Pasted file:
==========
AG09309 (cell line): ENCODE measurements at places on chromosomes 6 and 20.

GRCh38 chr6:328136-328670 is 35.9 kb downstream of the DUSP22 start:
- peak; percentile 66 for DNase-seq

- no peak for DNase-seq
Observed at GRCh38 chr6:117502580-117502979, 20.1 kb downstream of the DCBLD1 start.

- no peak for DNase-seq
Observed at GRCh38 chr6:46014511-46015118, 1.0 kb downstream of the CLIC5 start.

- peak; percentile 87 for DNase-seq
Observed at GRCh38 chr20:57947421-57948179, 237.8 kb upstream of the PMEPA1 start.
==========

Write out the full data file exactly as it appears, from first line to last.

AG09309 (cell line): ENCODE measurements at places on chromosomes 6 and 20.

GRCh38 chr6:328136-328670 is 35.9 kb downstream of the DUSP22 start:
- peak; percentile 66 for DNase-seq

- no peak for DNase-seq
Observed at GRCh38 chr6:117502580-117502979, 20.1 kb downstream of the DCBLD1 start.

- no peak for DNase-seq
Observed at GRCh38 chr6:46014511-46015118, 1.0 kb downstream of the CLIC5 start.

- peak; percentile 87 for DNase-seq
Observed at GRCh38 chr20:57947421-57948179, 237.8 kb upstream of the PMEPA1 start.